Results  Among 2014 healthy children, adolescents, and young adults (1022 [50.7%] female and 479 [23.8%] African American) aged 5 to 19 years at study entry, the mean age of peak height velocity was 13.1 years (95% CI, 13.0-13.2 years) in African American boys vs 13.4 years (95% CI, 13.3-13.4 years) in non-African American boys (difference, −0.3 years; 95% CI, −0.4 to −0.1 years) and 11.0 years (95% CI, 10.8-11.1 years) in African American girls vs 11.6 years (95% CI, 11.5-11.6 years) in non-African American girls (difference, −0.6 years; 95% CI, −0.7 to −0.5 years). Age of peak acquisition of WB BMC was 14.0 years (95% CI, 13.8-14.1 years) in African American boys vs 14.0 years (95% CI, 13.9-14.1 years) in non-African American boys (difference, −0.0 years; 95% CI, −0.2 to 0.2 years) and 12.1 years (95% CI, 12.0-12.3 years) in African American girls vs 12.4 years (95% CI, 12.3-12.5 years) in non-African American girls (difference, −0.3 years; 95% CI, −0.4 to −0.1 years). At age 7 years, children had acquired 69.5% to 74.5% of maximal observed height but only 29.6% to 38.1% of maximal observed WB BMC. Adolescents gained 32.7% to 35.8% of maximal observed WB BMC during the 2 years before and 2 years after peak height velocity. Another 6.9% to 10.7% of maximal observed WB BMC occurred after linear growth had ceased. In the group at highest risk for fracture, non-African American boys, peak fracture incidence occurred approximately 1 year before peak height velocity.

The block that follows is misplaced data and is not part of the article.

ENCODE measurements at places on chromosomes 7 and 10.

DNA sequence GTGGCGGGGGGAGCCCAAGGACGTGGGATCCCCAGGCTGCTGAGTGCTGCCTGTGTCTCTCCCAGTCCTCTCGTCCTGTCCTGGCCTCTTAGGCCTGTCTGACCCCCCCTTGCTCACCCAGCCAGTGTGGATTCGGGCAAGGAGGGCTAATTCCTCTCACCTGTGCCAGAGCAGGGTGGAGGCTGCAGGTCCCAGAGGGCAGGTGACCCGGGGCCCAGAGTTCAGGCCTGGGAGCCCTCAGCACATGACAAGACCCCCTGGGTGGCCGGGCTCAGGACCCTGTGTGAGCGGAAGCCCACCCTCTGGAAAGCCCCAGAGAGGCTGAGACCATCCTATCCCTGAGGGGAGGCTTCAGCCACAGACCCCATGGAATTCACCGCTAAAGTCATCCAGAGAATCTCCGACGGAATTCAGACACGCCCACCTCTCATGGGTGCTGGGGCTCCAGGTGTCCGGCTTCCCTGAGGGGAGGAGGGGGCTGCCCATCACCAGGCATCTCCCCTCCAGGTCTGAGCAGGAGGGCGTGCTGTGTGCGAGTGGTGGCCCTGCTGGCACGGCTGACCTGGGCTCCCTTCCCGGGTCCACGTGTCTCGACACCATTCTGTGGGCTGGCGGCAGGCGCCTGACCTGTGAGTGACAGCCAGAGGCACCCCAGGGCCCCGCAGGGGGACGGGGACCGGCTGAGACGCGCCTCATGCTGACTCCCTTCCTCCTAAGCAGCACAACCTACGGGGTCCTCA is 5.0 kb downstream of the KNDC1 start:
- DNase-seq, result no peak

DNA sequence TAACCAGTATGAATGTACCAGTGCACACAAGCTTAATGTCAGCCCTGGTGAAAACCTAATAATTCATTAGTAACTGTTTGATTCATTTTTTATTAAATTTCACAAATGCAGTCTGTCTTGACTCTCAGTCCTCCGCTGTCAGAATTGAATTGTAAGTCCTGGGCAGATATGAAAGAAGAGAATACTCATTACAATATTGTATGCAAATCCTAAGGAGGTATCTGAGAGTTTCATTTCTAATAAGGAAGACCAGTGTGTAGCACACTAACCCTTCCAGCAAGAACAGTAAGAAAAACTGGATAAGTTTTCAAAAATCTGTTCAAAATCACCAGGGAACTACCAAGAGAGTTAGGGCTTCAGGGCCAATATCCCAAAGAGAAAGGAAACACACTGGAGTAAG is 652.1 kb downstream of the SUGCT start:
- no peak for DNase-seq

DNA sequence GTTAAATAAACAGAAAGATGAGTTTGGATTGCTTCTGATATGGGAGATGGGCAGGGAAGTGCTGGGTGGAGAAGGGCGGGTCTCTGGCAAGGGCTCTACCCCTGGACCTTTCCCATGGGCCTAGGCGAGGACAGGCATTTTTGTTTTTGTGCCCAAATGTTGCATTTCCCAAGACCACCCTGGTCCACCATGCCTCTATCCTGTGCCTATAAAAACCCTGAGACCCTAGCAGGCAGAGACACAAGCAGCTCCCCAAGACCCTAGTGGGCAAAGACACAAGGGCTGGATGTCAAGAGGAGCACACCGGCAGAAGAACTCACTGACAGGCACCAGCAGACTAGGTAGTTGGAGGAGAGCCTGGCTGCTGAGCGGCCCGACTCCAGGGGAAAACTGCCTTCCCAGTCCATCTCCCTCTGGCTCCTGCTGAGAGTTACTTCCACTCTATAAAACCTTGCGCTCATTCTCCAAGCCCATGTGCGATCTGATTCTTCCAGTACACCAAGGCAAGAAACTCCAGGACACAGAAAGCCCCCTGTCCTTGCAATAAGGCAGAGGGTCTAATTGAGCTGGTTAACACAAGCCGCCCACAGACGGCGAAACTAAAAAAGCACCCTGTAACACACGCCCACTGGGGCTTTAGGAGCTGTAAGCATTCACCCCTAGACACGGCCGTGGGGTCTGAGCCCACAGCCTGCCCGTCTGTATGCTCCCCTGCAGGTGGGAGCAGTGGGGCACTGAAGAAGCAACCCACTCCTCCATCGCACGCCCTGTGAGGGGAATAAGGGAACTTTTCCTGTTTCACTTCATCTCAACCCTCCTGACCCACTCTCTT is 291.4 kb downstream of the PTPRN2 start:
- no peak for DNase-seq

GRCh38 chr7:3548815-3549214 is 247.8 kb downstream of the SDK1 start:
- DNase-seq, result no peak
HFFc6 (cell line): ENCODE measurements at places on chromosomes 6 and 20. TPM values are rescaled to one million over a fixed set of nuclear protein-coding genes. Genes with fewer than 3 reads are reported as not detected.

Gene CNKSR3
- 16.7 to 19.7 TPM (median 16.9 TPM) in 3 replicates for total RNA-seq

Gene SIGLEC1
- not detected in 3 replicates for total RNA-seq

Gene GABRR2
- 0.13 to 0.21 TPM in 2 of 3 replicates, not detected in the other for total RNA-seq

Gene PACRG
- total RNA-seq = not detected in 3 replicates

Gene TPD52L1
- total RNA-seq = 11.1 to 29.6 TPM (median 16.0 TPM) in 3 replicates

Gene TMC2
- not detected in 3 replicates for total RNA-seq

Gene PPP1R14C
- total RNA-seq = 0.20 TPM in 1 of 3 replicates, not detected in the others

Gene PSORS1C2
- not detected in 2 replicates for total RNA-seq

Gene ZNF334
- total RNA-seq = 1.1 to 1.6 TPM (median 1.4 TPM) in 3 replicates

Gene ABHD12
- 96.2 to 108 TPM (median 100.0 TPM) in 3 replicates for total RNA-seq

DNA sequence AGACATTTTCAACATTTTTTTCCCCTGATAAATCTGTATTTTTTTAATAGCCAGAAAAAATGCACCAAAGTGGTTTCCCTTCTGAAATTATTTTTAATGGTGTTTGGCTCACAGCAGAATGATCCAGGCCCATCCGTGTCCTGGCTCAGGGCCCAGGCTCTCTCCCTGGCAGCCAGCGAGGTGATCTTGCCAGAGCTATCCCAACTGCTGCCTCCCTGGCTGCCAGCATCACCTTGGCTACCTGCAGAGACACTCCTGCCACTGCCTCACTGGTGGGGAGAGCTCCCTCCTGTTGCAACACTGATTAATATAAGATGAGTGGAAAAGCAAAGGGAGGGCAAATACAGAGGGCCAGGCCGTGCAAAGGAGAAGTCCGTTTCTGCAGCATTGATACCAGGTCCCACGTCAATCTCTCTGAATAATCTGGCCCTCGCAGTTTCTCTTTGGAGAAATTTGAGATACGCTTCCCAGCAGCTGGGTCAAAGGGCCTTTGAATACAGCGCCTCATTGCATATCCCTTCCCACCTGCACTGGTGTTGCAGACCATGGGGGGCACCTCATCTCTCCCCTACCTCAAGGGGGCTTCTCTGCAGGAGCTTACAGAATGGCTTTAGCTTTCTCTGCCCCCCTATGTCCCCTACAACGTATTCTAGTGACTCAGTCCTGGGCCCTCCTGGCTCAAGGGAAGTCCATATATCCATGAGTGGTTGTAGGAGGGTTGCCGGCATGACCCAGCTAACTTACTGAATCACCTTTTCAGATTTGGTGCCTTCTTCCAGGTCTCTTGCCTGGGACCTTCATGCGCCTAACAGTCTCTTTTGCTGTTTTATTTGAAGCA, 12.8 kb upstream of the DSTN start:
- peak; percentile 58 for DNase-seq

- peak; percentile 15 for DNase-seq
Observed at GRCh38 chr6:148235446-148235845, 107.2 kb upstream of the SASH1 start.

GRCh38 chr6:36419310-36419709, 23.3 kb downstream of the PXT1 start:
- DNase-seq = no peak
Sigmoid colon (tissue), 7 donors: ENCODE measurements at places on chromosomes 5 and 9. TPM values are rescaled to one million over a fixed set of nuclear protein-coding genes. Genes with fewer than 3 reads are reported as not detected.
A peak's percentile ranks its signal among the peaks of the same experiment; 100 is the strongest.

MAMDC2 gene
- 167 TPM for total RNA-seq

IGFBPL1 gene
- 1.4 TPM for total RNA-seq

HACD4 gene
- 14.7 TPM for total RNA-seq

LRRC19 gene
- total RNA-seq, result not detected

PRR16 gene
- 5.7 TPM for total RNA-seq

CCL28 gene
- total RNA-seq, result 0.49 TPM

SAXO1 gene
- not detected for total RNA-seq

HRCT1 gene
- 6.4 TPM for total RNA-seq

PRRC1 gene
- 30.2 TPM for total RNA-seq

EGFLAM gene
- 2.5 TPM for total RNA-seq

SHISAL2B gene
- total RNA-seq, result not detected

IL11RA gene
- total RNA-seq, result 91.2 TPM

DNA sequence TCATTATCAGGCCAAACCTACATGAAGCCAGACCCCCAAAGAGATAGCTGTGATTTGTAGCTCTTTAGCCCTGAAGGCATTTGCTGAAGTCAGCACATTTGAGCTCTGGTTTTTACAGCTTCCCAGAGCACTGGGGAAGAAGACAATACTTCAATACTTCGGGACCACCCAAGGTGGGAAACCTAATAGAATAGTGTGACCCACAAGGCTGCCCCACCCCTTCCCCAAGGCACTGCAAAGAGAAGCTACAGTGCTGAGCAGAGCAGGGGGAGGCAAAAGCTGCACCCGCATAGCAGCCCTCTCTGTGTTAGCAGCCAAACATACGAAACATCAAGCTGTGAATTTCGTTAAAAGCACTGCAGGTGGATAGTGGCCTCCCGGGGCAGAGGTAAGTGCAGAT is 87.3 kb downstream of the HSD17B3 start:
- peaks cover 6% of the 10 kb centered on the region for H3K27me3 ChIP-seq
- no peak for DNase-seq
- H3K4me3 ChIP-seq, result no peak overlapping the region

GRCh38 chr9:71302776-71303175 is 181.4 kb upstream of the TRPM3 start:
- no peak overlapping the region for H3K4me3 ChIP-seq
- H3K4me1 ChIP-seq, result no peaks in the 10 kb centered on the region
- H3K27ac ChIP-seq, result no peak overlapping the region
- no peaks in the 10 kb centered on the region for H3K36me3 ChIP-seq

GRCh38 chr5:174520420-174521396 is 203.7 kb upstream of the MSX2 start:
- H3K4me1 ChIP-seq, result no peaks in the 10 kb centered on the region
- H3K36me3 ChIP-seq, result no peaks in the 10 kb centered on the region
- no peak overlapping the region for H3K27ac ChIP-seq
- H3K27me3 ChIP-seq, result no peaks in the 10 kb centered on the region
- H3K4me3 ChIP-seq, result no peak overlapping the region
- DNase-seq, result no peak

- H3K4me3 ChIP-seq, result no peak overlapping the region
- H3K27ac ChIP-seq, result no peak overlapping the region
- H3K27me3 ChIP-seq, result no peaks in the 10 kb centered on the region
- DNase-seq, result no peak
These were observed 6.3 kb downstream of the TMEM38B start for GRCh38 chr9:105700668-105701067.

Conclusions and Relevance  In this longitudinal study, height gains substantially outpaced gains in BMC during childhood, which could contribute to fracture risk. A significant proportion of bone is accrued after adult height is achieved. Therefore, late adolescence represents a potentially underrecognized window of opportunity to optimize bone mass.